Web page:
"She shoots! She scores" This sign hangs in my 16 year old daughter's bedroom. From the day she walked into the building for her first hockey practice, at age five, and pronounced "I love the smell of an arena", we knew she was a hockey player. Of course she's not just a hockey player; she's an excellent student, a little sister, a big sister, a baker, a daycare assistant, a best friend, an artist, a snowboarder, and recently a member of a leadership group at her high school. She's not unusual; she's like many women and girls. We are more than just one thing.
I know that my daughter, living in Canada, is one of the lucky ones. Even though she might not see it as a privilege some days, she gets to go to school. That's a baseline requirement for our girls to be successful. The statistics in other parts of the world are staggering. There are 62 million girls in the world not in school right now. Nobel Peace Prize recipient Malala Yousafzai has come to embody the fight that girls go through (after being shot in the head by the Taliban by simply attempting to go to school), and she continues to fight for every girl to have the right to an education.
"History uses common people to do the uncommon", a representative from the Malala Fund said as she spoke at the recent S.H.E. Summit in New York City, which, according to its founder Claudia Chan, has a mandate of unleashing female potential. And this potential is started or stopped at a young age. Canadian model and actress Dayle Haddon spoke about the challenges that girls aged 12-14 struggle with in many parts of the world. "This is where we lose our girls. They are taken out of school, sold off, or married off to older men. By 17 they have three children." At 17, next February, I know my daughter will be thinking about her hockey playoffs.
We think that strides are being made towards equality and for the feminism movement, but when we dig into the numbers, that's not always true. For instance, in 1980, women represented 37% of technology jobs, vs only 18% today. And still, for the most part, women are afraid to be powerful, and to show that power. "Women are raised to believe that power is destructive. Women should just embrace power. We need to reach behind us to other women, as successful women." said Congresswoman Debbie Wasserman Schultz. And that's something many of us can do today; to create role models for our daughters, nieces, and other girls.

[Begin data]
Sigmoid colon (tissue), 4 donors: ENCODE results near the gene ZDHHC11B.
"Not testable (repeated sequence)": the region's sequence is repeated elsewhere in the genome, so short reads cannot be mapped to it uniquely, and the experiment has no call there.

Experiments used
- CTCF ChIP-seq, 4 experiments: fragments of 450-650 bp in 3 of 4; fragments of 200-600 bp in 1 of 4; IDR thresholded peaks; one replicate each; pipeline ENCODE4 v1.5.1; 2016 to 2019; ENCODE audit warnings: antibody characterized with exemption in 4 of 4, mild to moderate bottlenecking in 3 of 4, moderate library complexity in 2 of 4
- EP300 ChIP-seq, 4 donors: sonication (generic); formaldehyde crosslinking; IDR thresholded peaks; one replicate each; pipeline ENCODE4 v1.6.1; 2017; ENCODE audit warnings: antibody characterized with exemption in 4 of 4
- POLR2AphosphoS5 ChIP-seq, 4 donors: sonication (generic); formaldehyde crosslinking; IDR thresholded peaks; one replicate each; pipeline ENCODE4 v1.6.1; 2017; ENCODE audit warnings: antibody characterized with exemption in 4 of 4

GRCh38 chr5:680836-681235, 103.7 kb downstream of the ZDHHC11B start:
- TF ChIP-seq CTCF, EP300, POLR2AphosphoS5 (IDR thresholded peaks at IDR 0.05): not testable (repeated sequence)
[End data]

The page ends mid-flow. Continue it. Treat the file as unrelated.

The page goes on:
Can corporate sponsors help to motivate and inspire the girls of today, and women of tomorrow? Yes, according to Haddon, in fact it's essential that they do so. "Beauty products only work if girls feel good about themselves inside." Corporations and brands are starting to pay attention to this. Gillette Venus was a key sponsor of the S.H.E. Summit and recently launched a campaign dedicated to helping girls and women "#UseYourAnd". This refers to not being labeled "the smart one", "the pretty one", but focusing on what else they are. "It's to help women overcome the label and be empowered. Women are often labeled as one specific thing which can be self-fulfilling and limiting." said a company spokesperson. "Once labeled, they also label others." When my daughter switched from being the only girl on a boys' team, to playing with other girls she remarked "Well at least I'll be playing hockey with the kind of girls who play hockey." And more.
"Being competitive is a positive thing." said Wasserman, not something that women should be avoiding. Being competitive is something a rep hockey player knows about when they're on the ice; we need to move it beyond that. As hockey great Wayne Gretzky once said "You miss 100% of the shots you don't take." That's what we're fighting for. To give the girls a shot.
"Don't just take what you can get, create what you want." General Counsel lawyer Marlene Gordon stressed at the S.H.E. Summit. I don't even need to take these words home to my daughter, as she has always dreamed of starting the Women's NHL. And a bakery. #UseYourAnd, and I'll be there to help you.Suggest a correction